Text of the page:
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What was the biggest contributing factor in the loss to Green Bay – poor execution or too many penalties? To me, 100 yards lost/given on penalties hurt the most, simply because they allowed the Packers to extend drives and score points. I also wanted to say that Teddy's play, poise, and resiliency were very inspiring and very awesome to see on display. Tough loss, but I think we can bounce back and get back on track. -- Gabe Coon Rapids, MN
I agree it was penalties that hurt the most. A couple of dropped passes, allowing Aaron Rodgers to make plays out of the pocket and the missed PAT certainly didn't help, but it seemed that time and again penalties were putting the offense in difficult positions or extending drives for Green Bay. The Vikings weren't able to call many running plays on early downs and Teddy Bridgewater was under too much pressure, and both of those negative outcomes can be directly attributed to penalties putting the offense in difficult situations. What's more is that the penalties are out of character for this Vikings team. In the previous four games, the Vikings had 16 penalties for 148 yards, but on Sunday they were penalized 8 times for 110 yards.
Do you think Norv Turner will start Charles Johnson or use him more since Mike Wallace isn't performing well? The Bridgewater-Johnson connection was big last year and Johnson is a play maker. Why isn't he seeing more time on the field? -- Nathan Burgard
We'll have to wait until Sunday to see if there are any changes in the starting lineup. I'm not opposed to Johnson seeing more opportunities if the coaching staff believes he's earned it, but quite frankly I don't think it mattered who was running routes on some of Bridgewater's drop backs because he just didn't have a lot of time to survey the field and make decisions. The passing game shows flashes and even did so on Sunday against Green Bay, but the Vikings just seem a hair off from getting everything to click at once. Some plays the protection breaks down while other plays the receivers aren't open. Case and point is the deep pass Bridgewater threw to Wallace late in the game. Finally the protection was good and the receiver broke open on the same play, but then the QB and WR couldn't connect. The passing game doesn't seem far off but clearly still needs more synchronization.
After seeing the game against Green Bay, I honestly believe they are not a better team than our Vikings. But it seems Green Bay was better prepared mentally for today's game – proof of that are all the penalties we had, especially the personal fouls and unnecessary roughness calls. Do you think coaches should work more on making this team believe they are one of the best teams right now? -- Juan Parks Mexico City
Unfortunately, Green Bay was the better team on Sunday. Coach Zimmer said it in his press conference – sometimes you just have to give the other team credit. Green Bay deserves big-time credit for coming to Minnesota on a three-game losing streak and making more plays than the Vikings to stop that losing streak, end the Vikings winning streak and reclaim first place in the division. Yes, there was undisciplined play. There were some questionable calls/no calls. But even so, the Packers made more plays than the Vikings and that's why they won the game. If anything, the Vikings coaches will have a lot of teaching material from this game to show the players where they need to improve in order to become the team they believe they can be. What the players believe they are doesn't matter. They have to put the work in to improve and have the results to show for it.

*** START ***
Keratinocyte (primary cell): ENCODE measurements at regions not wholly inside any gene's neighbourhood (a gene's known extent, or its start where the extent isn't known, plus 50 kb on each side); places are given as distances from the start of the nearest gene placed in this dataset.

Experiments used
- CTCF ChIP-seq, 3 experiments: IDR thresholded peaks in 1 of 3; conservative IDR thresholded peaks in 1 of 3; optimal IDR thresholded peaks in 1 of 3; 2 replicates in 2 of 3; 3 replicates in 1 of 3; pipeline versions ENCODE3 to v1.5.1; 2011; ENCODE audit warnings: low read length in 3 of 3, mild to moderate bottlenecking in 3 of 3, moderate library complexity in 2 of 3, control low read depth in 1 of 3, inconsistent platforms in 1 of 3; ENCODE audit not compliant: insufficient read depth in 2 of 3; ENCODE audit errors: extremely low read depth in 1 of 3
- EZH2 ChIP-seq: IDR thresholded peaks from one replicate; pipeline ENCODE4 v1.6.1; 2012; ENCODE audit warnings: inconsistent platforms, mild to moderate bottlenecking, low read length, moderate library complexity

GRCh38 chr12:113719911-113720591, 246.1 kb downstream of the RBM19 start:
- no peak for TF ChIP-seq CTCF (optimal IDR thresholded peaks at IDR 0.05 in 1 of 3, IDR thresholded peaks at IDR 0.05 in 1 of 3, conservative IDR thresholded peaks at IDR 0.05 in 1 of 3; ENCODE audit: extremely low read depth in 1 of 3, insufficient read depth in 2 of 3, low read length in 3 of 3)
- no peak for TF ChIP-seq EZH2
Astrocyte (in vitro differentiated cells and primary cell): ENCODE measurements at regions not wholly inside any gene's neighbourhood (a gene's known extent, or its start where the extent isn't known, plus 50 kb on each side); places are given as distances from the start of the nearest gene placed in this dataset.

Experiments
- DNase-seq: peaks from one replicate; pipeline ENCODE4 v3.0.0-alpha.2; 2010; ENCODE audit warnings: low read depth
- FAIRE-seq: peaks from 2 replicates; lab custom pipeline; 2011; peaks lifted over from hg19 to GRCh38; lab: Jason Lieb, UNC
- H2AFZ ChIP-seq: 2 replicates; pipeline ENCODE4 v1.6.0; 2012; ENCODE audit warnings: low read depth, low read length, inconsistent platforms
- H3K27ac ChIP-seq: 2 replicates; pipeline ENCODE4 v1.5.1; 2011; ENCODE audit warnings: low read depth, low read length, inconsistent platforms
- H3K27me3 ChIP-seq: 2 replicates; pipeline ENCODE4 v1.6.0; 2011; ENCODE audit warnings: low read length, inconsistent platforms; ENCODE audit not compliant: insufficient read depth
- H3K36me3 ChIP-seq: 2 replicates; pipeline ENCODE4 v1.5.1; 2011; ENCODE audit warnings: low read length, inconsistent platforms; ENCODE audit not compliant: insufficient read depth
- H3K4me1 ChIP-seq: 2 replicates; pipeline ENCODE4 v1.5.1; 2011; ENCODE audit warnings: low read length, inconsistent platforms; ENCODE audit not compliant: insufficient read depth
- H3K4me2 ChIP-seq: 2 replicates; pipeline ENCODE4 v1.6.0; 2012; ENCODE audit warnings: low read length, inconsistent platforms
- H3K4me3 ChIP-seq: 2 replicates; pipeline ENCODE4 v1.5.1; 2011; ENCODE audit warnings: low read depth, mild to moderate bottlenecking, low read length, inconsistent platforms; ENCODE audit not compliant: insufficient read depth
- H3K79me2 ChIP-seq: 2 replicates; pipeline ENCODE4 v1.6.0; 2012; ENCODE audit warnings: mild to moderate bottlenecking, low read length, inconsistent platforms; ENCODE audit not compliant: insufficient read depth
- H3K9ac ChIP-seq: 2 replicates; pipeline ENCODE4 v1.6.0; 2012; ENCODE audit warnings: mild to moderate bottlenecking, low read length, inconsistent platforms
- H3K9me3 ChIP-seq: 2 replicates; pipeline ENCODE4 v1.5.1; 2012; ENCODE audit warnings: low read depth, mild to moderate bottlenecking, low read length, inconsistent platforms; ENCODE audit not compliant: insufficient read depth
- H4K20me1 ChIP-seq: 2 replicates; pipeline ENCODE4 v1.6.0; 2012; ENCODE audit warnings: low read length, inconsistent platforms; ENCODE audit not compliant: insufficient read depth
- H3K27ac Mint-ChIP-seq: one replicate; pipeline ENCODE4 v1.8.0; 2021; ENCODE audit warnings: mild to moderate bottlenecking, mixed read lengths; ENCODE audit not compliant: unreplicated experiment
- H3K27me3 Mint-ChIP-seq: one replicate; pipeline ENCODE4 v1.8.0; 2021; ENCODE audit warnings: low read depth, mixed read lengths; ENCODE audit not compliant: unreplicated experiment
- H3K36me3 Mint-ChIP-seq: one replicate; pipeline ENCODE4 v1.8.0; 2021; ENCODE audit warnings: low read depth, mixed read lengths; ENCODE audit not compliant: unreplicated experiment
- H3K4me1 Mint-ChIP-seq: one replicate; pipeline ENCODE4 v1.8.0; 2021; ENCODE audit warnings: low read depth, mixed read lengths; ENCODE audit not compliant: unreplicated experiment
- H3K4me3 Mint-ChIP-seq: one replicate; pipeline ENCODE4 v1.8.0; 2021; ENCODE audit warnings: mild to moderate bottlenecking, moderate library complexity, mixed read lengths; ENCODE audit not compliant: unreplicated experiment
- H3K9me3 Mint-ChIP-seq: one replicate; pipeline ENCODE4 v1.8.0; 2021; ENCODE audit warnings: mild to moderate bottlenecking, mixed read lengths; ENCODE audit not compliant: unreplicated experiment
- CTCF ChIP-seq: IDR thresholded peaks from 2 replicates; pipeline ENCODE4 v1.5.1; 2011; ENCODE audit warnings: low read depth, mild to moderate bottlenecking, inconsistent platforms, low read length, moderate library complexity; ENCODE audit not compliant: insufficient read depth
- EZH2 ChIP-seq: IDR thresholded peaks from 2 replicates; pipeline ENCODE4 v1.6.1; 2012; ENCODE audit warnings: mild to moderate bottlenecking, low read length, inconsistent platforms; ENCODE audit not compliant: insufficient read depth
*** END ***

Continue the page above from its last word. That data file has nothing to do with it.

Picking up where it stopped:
With the Vikings and Packers both at 7-3 after this most recent loss, does that dim our playoff chances? And with the next two Green Bay games against Chicago and Detroit, could we still become NFC North champs? Staying positive! Skol Vikings! -- James Lucas Hutchinson, MN
Sunday's loss certainly didn't help the Vikings playoff chances, but it's easy to get wrapped up in a big game and overreact to one loss. There's no question a win would've been huge for the Vikings because it would've given the Vikings a two-game lead in the NFC North with only six games to play. Now it's Green Bay who has a (one-game) lead and the Vikings are sitting with the fifth seed in the NFC. Green Bay does have the more favorable-looking schedule in the next three weeks, but then they close with games vs. Dallas, at Oakland, at Arizona and vs. the Vikings. So it's not as if the Packers will coast home with easy wins the rest of the way. Yes, the Vikings can still become NFC North champs and they are in the driver's seat for a wild card spot if they fall short of a division title, but the more important point of perspective right now is the Vikings must fix some flaws and come out with a better result next week. The NFL is a one week at a time business. The rest of us can look around and look down the road, but players and coaches must keep their heads down and focus only on what is right in front of them. For the Vikings, that's a showdown in Atlanta against the Falcons next Sunday.